Astronomers in the US have been able, with the help of the Hubble Space Telescope, to photograph the farthest individual star that has been observed so far, Icarus, at a distance of nine billion light-years from the Earth.
Astronomers have seen much longer galaxies, supernovae explosions, or other explosive phenomena such as gamma-ray bursts, but not even so distant individual regular stars such as the sun. “Icarus” is about 100 times as far away as the second ever distant star seen so far.
“For the first time we see at a distance of nine billion light years a single natural star, not a super-vow, nor a gamma ray,” said Professor of Astronomy Alex Philipenko of the University of California-Berkeley.
The researchers who made the publication in the Astronomy Journal “Nature Astronomy” used the gravitational lens method to see the Icarus star (which has the scientific name MACS J1149 +2223 LS1). With this method, a closest object – galaxy or star-magnifies the light of a more distant object behind it.
Scientists can see the most distant galaxies, because they shine with the brightness of the billions of stars they contain, while a super-nova, which is often brighter than a galaxy can be seen in almost all the universe at distances up ten billion years.
But this is not possible for individual stars, which are impossible to see as individual objects, after the distance of about 100 million light years from the earth. However, thanks to the gravitational effect, it is possible to magnify an object that is far away, making it observable.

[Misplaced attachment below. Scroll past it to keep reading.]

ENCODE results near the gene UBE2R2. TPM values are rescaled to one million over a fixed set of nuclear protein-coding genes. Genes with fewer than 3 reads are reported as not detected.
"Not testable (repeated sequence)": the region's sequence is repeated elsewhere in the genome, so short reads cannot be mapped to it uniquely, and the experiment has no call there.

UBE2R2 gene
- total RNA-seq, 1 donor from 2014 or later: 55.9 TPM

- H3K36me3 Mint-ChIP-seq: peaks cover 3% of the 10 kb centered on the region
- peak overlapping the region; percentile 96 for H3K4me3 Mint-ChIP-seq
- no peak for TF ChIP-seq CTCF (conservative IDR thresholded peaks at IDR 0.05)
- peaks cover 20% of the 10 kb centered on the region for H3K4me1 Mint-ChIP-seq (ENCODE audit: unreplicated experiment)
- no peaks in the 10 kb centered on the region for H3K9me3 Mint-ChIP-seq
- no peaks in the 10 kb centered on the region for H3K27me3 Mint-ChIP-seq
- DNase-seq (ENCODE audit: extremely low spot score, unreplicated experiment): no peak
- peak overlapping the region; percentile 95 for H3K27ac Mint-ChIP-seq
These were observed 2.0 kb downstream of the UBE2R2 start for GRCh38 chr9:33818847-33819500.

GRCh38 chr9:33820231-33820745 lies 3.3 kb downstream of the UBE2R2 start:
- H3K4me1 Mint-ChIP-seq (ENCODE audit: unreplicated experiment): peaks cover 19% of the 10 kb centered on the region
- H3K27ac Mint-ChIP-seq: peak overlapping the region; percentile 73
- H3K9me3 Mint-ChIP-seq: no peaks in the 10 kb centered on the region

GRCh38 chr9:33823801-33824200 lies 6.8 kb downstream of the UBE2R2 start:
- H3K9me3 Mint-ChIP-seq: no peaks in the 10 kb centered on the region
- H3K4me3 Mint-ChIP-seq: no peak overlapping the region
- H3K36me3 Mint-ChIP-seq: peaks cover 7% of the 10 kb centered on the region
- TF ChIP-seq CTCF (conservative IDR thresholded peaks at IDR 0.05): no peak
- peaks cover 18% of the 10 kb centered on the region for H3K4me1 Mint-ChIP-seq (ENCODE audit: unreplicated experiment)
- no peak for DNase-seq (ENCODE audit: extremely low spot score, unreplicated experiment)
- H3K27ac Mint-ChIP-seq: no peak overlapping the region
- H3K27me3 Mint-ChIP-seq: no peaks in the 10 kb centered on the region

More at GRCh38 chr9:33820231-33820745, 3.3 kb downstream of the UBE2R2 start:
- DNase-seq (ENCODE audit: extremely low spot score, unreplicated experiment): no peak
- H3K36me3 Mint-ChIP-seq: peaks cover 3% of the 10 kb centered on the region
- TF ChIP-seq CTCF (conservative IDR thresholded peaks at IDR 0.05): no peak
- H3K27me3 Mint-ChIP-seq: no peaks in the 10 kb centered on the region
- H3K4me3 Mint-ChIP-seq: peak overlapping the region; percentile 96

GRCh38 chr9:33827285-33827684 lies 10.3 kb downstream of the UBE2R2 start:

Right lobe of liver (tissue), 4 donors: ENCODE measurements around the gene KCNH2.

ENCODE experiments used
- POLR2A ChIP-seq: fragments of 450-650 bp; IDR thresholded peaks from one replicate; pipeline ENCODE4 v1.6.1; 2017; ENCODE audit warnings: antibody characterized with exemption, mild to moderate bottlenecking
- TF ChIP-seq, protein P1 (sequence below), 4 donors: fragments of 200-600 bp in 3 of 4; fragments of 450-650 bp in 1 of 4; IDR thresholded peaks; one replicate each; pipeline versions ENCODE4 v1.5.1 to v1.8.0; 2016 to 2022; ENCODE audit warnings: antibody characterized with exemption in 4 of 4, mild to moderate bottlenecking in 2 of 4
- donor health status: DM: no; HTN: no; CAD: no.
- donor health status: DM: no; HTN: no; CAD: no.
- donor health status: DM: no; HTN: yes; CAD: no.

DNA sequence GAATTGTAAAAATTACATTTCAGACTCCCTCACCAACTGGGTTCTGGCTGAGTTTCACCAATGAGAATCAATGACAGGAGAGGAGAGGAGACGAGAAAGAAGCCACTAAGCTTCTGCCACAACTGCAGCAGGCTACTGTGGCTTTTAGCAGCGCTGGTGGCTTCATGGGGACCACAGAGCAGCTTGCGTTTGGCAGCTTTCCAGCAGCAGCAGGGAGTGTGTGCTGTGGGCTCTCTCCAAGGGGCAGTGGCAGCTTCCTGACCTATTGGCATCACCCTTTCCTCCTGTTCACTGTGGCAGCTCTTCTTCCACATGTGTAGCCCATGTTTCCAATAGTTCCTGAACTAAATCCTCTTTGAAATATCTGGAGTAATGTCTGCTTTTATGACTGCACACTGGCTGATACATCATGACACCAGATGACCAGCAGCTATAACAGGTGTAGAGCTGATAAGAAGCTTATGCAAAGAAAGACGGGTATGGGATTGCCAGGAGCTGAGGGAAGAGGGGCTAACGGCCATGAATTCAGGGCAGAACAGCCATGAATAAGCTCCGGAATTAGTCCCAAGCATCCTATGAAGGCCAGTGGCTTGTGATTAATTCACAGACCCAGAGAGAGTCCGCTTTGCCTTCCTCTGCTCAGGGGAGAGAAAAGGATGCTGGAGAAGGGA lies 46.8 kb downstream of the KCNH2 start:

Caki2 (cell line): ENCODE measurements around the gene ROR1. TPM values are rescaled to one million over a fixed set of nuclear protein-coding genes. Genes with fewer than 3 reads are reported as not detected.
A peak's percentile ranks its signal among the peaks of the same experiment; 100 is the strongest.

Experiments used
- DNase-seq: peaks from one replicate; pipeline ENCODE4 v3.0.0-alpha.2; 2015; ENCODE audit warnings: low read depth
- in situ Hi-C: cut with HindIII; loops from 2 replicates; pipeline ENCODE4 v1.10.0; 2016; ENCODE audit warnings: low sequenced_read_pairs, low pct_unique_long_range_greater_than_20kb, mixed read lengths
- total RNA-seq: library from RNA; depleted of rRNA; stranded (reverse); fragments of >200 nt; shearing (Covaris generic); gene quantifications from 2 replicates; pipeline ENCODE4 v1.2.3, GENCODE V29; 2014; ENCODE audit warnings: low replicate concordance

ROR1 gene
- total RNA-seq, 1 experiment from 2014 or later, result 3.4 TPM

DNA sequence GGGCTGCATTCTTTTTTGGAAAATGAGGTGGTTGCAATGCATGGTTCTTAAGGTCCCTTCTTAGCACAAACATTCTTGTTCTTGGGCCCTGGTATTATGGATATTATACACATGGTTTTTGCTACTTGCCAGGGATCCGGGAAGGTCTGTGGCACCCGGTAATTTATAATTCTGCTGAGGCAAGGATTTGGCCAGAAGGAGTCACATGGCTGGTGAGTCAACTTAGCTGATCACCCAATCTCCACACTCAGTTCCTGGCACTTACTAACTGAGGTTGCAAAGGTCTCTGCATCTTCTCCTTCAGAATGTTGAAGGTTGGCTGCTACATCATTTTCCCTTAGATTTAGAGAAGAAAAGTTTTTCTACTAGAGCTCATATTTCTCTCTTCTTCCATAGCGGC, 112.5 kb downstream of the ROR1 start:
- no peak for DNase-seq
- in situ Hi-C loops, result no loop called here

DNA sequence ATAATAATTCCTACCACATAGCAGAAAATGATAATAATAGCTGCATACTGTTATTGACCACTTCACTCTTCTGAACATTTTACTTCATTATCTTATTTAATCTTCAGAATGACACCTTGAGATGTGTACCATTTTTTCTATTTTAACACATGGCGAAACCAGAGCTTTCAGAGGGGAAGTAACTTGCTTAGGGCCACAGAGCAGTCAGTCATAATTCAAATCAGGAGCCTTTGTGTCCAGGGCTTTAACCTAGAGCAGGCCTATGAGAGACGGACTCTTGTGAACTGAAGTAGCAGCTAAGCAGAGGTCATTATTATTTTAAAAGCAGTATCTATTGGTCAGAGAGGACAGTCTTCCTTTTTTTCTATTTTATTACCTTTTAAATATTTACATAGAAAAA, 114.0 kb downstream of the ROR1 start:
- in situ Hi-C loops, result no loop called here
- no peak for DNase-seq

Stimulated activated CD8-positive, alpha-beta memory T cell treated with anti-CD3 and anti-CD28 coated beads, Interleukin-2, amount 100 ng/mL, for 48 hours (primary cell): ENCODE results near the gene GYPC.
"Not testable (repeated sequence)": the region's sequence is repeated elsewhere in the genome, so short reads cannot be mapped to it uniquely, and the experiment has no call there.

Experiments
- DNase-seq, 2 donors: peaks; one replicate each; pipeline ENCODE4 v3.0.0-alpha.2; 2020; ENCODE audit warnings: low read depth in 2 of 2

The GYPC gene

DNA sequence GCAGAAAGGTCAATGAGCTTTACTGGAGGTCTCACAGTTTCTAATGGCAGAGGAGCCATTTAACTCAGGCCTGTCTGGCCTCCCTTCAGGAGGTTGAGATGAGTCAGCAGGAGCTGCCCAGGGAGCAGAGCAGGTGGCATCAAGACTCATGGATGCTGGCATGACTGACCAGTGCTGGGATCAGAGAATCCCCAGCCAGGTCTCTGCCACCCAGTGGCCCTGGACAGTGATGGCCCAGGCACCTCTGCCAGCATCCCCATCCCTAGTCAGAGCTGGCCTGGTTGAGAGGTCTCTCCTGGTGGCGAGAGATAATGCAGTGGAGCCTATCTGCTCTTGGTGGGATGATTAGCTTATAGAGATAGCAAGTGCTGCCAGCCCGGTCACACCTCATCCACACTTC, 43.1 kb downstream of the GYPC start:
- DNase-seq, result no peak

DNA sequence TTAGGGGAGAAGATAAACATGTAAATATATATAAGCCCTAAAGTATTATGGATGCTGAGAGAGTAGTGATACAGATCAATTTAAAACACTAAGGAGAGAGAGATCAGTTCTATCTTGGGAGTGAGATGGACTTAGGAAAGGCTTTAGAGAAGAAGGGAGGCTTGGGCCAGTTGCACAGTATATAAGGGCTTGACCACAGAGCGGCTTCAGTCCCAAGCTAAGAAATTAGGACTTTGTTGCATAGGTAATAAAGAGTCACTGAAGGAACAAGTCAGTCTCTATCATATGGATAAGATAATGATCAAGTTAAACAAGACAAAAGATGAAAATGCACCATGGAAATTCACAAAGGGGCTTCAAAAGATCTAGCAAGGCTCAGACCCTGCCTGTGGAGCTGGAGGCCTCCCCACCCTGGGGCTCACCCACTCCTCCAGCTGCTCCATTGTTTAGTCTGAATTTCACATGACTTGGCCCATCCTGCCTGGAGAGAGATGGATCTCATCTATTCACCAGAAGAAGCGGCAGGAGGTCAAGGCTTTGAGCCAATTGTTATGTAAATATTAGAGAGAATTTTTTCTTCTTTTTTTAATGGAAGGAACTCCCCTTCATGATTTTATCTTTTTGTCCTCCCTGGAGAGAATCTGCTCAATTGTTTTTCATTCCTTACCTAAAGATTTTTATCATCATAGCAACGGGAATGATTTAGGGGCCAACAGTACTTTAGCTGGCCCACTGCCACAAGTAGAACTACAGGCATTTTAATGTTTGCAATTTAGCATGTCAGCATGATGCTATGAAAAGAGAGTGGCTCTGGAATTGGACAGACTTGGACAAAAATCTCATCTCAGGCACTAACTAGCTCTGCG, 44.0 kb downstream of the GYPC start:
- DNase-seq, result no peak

Usually, the gravitational lens magnifies a galaxy up to 50 times, but in this case the Icarus star has been magnified more than 2,000 times. The role of the gravitational lens for the “Icarus” he played both an intermediate galaxy, no matter how another star in this galaxy, which – in a rare situation – perfectly aligned between the much more distant star and Hubble.
The Icarus light analysis revealed that it is a blue supergy, a type-B star, much larger in size, mass, temperature and brightness than our sun – perhaps even hundreds of thousands of times brighter than ours our star. Its surface temperature – more than twice as high as our sun – ranges from 11,000 to 14,000 degrees Celsius.
More such distant stars can be discovered in the future by Hubble, which will continue to operate by mid-2021 and, even more so, by its successor, the much more powerful James Webb space telescope to be launched in mid-2019.